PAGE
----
The biggest battle at Canucks training camp will be on the right wing and an unexpected contender stepped up on the first day of practice.
While Brock Boeser’s spot on the top line with Elias Pettersson and J.T. Miller seems safe, it’s entirely unclear who will play with Bo Horvat and Tanner Pearson on the second line. They have a few different options on right wing, such as Jake Virtanen, Jayce Hawryluk, Zach MacEwen, and Loui Eriksson.
On Monday, none of them were on a line with Horvat and Pearson. Instead, a young left-winger was shifted to his off side to see how he might fit in a top-six role: Nils Höglander.
The 20-year-old Höglander was drafted by the Canucks in the second round of the 2019 draft and has since played in the Swedish Hockey League in bottom-six minutes. Getting a top-six shot with the Canucks immediately would be quite the jump, but head coach Travis Green has shown a willingness to throw young players directly into the fire.
When Pettersson stepped into the Canucks lineup after a full season in the SHL on the wing, Green didn’t hesitate to put him at centre. In the first game of his rookie season, Quinn Hughes played over 23 minutes while matched up directly against Connor McDavid. When Green feels a rookie is ready, he’s willing to give them an opportunity.
Green also made it clear that the line combinations the Canucks are trying at training camp are not idle experimentation. There’s no time to experiment: they only have ten days of camp before the puck drops on the season.
“We’re going to try a couple of different combos,” said head coach Travis Green. “We’ve got to make decisions, we’re not just out there to skate and condition, we’re out there to see how combinations look.”
That means there’s a legitimate chance that Höglander doesn’t just start the season with the Canucks but immediately plays on the second line. He’ll have competition for the job, but one thing might give him a leg up: he’s already up to speed after playing half a season in the SHL.
Where some players are entering training camp with just some practice skates with teammates under their belt, Höglander has already played 23 games this season and his confidence is high after 14 points in those games. He’s prepared to hit the ground running.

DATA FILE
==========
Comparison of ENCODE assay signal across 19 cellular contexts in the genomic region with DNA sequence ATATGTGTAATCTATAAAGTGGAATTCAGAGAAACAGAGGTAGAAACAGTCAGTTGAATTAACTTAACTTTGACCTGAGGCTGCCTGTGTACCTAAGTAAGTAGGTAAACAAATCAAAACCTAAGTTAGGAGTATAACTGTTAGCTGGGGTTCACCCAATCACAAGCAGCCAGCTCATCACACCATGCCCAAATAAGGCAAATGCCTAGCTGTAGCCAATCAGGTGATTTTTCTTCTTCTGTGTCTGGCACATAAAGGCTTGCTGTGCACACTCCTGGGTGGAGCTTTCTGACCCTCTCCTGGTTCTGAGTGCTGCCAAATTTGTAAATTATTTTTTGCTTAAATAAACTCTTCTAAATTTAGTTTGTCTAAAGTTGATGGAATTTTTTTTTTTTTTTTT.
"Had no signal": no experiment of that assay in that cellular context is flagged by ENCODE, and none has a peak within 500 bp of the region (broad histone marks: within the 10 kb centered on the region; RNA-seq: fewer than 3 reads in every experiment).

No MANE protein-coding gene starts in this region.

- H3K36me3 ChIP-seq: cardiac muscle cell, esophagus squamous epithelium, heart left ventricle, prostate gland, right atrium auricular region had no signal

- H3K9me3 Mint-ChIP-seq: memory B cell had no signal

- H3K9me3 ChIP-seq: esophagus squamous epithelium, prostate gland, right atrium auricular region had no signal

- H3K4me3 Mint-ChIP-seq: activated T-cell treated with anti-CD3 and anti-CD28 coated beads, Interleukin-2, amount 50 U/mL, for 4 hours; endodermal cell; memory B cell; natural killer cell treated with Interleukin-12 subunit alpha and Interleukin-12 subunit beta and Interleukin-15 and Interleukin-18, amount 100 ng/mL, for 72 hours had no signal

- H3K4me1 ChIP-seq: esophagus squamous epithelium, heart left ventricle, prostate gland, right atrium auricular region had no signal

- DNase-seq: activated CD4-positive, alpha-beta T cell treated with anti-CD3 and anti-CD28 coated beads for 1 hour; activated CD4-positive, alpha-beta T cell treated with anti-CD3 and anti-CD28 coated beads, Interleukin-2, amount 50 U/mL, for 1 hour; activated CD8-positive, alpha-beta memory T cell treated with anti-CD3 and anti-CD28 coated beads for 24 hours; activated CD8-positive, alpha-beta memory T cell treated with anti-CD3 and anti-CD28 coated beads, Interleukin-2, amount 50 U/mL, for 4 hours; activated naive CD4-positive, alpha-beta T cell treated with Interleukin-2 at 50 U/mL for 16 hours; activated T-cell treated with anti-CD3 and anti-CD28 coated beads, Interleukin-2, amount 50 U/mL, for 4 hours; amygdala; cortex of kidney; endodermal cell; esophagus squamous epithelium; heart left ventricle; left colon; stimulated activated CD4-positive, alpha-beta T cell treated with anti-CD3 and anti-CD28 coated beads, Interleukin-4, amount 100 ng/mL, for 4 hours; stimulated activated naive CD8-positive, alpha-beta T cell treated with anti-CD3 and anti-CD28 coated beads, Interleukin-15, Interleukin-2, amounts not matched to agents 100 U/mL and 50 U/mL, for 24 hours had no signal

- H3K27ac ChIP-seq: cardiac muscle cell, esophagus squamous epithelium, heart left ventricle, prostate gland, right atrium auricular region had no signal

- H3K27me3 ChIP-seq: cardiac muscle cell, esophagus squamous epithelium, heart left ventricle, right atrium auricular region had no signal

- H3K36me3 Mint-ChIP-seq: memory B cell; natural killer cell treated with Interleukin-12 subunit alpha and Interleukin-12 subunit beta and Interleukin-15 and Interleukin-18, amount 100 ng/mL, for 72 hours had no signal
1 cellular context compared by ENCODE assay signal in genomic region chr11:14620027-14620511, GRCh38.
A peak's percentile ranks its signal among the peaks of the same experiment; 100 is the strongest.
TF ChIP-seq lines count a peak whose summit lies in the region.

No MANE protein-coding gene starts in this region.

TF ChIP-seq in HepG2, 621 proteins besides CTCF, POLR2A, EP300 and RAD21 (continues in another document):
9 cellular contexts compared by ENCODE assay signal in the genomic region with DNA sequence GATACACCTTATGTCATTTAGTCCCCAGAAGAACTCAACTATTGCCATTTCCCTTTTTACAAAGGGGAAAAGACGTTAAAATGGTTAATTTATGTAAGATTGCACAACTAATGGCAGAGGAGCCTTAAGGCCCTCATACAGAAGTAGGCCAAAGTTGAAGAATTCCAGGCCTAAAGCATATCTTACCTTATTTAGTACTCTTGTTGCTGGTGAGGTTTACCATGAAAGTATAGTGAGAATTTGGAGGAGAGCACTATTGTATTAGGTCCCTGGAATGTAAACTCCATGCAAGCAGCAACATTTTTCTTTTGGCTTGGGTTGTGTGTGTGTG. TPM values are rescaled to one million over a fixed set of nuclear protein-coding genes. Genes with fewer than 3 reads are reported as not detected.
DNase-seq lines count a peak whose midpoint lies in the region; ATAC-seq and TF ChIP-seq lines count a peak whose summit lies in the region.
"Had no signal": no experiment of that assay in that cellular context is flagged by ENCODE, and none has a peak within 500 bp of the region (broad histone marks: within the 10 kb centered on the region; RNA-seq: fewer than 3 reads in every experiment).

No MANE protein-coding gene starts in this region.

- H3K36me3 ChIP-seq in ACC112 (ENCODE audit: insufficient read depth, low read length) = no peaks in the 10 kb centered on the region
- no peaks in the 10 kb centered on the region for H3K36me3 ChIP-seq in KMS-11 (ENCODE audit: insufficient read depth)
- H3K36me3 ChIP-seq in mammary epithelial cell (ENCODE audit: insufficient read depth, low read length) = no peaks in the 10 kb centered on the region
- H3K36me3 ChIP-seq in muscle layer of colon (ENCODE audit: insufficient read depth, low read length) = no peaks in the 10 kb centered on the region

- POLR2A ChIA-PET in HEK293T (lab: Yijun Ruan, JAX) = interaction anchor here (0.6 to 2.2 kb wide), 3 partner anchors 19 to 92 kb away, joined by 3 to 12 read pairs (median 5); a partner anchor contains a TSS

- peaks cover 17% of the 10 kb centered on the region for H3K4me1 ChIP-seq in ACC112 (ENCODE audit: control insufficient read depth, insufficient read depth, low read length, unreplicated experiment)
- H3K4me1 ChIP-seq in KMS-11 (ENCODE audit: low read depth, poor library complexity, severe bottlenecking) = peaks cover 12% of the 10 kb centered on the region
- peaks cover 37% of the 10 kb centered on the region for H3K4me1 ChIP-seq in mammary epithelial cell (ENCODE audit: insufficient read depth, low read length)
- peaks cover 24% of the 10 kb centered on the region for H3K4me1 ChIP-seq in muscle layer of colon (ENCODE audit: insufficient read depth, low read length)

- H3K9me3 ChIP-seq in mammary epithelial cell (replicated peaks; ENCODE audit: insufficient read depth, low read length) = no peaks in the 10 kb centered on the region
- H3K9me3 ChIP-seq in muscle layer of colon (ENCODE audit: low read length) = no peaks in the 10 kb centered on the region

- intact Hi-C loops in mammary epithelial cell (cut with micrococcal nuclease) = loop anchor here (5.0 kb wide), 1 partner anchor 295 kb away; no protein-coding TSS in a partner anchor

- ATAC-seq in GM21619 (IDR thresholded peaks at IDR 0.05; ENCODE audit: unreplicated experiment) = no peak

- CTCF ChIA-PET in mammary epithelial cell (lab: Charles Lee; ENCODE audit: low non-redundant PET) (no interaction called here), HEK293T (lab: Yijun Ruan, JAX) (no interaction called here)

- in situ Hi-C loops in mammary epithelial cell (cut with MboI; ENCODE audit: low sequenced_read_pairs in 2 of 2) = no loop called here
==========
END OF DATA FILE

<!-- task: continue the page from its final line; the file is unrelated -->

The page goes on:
“We don’t really have time for guys to dip their toe in the water,” said Green. “Every young player is a little bit different. Some of them come in and they feel comfortable right away and some of them, they need some time, they need some seasoning just to feel comfortable in their surroundings on the ice.”
Höglander was definitely surprised when he saw who he would be lined up with at practice, but he knows he has a limited amount of time to make a good impression.
“When I first saw it, I was a little bit nervous,” said Höglander. “It's two really good hockey players and good guys...It’s a fast camp, we don’t have that many days to do the best. I just do the best and see what happens.”
The nerves didn’t show on the ice. He was quick on his skates, particularly with his lateral movement. It’s not just that he didn’t look out of place alongside Horvat and Pearson — he looked like he belonged with them.
“I didn't know too much about him,” said Horvat. “I just saw him play World Juniors and a couple TSN highlight reel goals, but to actually skate with him today was was really good. He's really fast, shifty, smart with the puck.”
It’s just training camp, of course. They’re just drills and not at the same level as an NHL game against legitimate opposition. With no exhibition games, the Canucks won’t have a chance to see how Höglander stands up against NHL competition. With the edge he’s shown in SHL games, he certainly won’t be intimidated despite his smaller size.
The job isn’t necessarily Höglander’s to lose, but the fact he’s even in the running shows the confidence the Canucks have in him as a prospect.